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Why Believing in 'The One' Can Hinder Your Relationships

Don't search for 'the one;' BE 'the one'

By Aria WhitePublished 3 years ago 3 min read
Photo by Kelly Sikkema on Unsplash

Hopeless romantics everywhere gush whenever they hear the term 'soulmate.' I used to do the same thing. I believed in the concept of 'the one.' But over time, I have learned how damaging this idea can be. I remember many years ago, talking to my mom (who has been married to my dad for over 40 years) and she said that you can be compatible with many people, and that 'the one' is just the person you choose to be with.

At the time, I wasn't sure I believed that. Seeing her and my father's relationship, I couldn't fathom that she (or he) would ever have been good for anybody else. But when you think about it more deeply, what she said is true. It's not about finding 'the one,' it's about becoming 'the one.'

You see, regardless of who your partner is, no relationship is going to be smooth sailing 100% of the time. Every relationship takes work. It requires intentionally choosing to love your partner, to compromise, and to communicate each and every single day.

Photo by Sharon McCutcheon on Unsplash

And when we live with the belief that a soulmate exists, we eliminate the need for taking responsibility in our relationships. We assume that having a soulmate means we'll never hit bumps in the road. We'll never get hurt. We'll never mess up, etc. because our 'soulmate' matches with us so perfectly, our relationship will be a real-life fairytale.

But none of us are perfect, and the success of a relationship is determined by the amount of work you put into it, not by the person you're in a relationship with.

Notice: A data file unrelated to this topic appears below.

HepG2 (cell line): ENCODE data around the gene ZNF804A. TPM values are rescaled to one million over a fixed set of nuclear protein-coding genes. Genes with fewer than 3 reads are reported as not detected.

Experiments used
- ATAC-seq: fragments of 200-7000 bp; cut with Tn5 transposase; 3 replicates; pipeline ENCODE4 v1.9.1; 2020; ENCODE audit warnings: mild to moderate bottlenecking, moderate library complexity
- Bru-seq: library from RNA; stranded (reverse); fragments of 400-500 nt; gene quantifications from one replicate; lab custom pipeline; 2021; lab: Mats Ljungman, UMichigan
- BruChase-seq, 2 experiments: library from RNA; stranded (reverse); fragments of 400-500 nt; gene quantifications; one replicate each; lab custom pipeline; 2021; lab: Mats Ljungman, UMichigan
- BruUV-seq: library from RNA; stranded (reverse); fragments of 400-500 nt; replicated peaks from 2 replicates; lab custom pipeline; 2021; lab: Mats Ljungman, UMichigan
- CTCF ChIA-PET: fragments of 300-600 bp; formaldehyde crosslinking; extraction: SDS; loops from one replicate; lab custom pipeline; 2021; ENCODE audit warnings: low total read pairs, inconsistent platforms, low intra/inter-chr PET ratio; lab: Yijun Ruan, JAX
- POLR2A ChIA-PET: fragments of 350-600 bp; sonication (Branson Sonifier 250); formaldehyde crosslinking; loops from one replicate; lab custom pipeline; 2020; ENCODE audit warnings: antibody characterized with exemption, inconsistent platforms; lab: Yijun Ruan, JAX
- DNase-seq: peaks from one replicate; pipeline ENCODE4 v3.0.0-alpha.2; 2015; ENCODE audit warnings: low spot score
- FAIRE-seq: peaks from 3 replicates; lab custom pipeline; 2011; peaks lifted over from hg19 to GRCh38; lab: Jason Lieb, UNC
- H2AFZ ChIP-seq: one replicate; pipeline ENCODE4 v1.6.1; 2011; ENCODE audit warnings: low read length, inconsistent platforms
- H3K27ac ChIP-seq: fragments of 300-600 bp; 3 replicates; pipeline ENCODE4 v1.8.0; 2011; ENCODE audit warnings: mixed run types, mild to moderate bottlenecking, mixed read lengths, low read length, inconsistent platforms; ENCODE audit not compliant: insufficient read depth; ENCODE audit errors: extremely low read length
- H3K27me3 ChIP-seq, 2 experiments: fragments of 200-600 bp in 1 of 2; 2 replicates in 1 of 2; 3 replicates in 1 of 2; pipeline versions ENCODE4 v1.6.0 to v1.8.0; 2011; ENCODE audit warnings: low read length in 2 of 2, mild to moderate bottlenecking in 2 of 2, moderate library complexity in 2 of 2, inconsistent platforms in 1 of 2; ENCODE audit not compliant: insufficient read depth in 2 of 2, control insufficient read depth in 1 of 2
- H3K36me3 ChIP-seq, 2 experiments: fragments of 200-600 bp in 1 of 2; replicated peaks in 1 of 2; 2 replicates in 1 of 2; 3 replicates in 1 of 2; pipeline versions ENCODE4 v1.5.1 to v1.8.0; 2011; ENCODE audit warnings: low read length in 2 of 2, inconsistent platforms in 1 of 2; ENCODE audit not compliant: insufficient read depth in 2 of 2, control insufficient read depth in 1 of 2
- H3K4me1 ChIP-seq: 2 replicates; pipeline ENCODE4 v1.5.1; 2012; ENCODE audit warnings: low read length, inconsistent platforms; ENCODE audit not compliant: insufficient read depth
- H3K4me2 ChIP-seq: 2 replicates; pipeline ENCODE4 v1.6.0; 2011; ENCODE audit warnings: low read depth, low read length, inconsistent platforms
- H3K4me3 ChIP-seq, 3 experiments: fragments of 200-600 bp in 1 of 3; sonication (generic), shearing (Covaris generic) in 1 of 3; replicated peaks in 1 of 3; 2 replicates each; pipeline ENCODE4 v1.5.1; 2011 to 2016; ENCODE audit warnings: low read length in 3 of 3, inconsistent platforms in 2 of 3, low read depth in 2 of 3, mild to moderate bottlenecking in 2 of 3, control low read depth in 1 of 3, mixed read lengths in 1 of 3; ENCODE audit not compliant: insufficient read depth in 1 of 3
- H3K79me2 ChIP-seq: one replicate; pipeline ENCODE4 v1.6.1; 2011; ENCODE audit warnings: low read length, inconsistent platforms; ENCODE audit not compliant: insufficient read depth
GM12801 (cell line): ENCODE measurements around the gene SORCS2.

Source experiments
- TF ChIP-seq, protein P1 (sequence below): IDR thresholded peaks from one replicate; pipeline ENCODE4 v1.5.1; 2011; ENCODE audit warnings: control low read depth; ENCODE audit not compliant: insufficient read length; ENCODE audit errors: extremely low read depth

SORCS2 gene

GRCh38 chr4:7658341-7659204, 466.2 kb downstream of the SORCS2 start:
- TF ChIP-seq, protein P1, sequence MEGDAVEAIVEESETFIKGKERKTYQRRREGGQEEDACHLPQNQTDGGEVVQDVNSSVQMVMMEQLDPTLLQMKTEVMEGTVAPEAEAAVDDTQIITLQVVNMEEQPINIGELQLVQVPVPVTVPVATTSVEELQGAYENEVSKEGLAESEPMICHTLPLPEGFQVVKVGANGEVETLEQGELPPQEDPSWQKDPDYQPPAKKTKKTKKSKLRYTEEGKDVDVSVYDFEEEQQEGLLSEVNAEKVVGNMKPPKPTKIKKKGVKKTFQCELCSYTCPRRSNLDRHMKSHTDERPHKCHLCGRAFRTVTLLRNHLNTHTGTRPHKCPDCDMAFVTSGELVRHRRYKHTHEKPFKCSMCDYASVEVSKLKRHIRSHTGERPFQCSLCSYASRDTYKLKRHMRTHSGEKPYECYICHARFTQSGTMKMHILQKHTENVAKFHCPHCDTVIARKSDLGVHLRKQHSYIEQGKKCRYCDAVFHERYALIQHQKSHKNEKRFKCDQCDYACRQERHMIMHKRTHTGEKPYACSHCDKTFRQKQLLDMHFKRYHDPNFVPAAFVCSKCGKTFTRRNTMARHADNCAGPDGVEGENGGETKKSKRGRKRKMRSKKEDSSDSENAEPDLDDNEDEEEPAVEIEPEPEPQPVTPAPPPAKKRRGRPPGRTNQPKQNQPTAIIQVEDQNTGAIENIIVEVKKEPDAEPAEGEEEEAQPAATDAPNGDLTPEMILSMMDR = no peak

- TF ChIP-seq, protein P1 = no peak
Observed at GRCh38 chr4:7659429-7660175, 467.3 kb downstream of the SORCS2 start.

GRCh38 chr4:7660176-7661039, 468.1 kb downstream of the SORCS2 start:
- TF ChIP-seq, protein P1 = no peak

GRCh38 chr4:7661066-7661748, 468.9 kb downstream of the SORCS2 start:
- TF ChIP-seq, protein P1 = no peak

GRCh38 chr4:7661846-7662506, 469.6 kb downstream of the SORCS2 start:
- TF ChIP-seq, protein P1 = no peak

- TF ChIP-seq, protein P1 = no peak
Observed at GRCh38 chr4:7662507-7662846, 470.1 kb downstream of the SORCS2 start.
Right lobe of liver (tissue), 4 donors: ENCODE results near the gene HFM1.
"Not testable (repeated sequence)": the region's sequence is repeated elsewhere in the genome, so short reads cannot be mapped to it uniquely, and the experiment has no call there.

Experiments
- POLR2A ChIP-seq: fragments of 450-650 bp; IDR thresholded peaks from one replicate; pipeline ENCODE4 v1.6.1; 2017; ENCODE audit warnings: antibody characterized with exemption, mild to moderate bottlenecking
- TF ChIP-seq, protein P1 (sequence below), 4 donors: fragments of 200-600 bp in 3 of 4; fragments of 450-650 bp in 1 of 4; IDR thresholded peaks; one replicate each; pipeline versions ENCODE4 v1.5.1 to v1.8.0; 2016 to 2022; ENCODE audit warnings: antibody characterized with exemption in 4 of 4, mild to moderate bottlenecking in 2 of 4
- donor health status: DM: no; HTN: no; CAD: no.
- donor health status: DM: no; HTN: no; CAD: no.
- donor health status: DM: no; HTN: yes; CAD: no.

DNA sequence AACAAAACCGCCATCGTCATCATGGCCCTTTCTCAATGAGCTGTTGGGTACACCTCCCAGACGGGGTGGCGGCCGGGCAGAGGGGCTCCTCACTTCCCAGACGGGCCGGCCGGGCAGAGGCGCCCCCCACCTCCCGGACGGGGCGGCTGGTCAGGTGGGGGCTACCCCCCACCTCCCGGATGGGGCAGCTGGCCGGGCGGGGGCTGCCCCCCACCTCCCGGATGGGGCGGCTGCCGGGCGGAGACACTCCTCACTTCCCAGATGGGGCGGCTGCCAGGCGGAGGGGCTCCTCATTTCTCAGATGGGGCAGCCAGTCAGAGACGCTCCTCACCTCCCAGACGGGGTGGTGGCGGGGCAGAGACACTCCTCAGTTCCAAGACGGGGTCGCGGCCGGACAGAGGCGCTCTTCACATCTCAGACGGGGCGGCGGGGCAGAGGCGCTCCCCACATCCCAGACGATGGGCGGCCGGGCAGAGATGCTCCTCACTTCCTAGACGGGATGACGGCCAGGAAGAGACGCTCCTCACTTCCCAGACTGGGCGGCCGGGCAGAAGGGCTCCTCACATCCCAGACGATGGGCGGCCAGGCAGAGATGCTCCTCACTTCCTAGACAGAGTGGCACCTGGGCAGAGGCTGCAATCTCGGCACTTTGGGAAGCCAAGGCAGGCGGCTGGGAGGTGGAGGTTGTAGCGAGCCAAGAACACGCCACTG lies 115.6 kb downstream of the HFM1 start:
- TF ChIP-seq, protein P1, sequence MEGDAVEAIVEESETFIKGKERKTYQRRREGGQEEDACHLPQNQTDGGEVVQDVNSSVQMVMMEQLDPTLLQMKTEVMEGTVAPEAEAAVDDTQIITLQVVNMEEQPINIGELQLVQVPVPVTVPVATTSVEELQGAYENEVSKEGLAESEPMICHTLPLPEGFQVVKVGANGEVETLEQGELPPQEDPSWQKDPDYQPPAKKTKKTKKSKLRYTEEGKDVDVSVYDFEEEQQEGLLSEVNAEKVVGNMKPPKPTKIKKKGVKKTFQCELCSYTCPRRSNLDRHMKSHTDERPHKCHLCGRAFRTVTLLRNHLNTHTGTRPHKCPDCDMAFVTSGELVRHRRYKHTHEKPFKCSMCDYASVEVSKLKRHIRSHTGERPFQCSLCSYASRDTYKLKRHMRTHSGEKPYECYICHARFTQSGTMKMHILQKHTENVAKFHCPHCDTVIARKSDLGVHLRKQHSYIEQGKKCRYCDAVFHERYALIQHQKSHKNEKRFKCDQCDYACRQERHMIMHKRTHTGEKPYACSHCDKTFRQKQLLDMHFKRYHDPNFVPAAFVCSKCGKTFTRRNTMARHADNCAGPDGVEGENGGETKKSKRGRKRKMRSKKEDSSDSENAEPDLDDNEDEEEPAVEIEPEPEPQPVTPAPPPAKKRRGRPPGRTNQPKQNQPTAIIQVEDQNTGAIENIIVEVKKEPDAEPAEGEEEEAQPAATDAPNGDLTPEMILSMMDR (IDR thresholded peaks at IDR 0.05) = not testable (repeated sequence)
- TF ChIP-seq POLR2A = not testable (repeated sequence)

Also, when we submit to the idea that there is one special person made just for us, we eliminate the gift of free will. If we have no say in whom we spend our lives with, we have no freedom of choice. If we think that our 'person' is just going to drop out of the sky and onto our lap one day, we'll be waiting forever. The healthier approach is to acknowledge that there are multiple people we could be in a happy, healthy relationship with.

You can be compatible with more than one person. It just depends on who you choose to be with. You can absolutely have a lifelong relationship - a phenomenal one - if you choose to do the work and be the best partner you can be. So if 'the one' does exist, it's because you have chosen to give yourself to that person and nobody else.

It's like what we see on The Bachelor. There are twenty-five women that could possibly be right for the guy, but in the end he chooses which woman to give his heart to. And if he and his chosen rose recipient both contribute 100% to the relationship, it will likely be a success.

Photo by Andrea Piacquadio from Pexels

One final thought: when we live with the idea that 'the one' exists, we also assume that this person will meet our entire relationship checklist. Meaning, we might pass up a great partner because we're waiting on someone who has brown hair instead of blonde. Or someone who likes sports instead of art. Allowing ourselves to let people in who might not fit a specific set of criteria makes our chances of meeting a wonderful partner much higher.

I'm not saying that you should settle, or sacrifice your values. I'm saying stop writing people off because of the superficial things you desire in a partner. Traits like honesty, integrity, respect, and communication are far more important than someone's height or career field. You could have already met the love of your life and not realize it because you were too busy finding things wrong with him.

The sooner you let go of trying to find 'the one,' the easier it will be to find someone you can choose as your one.

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About the Creator

Aria White

Aria White is an author, mental health advocate, narcissistic abuse survivor, and relationship expert. Her first book, "Dear Me, I've Missed You" is available at Amazon and other book retailers. Follow her on Instagram @authorariawhite.

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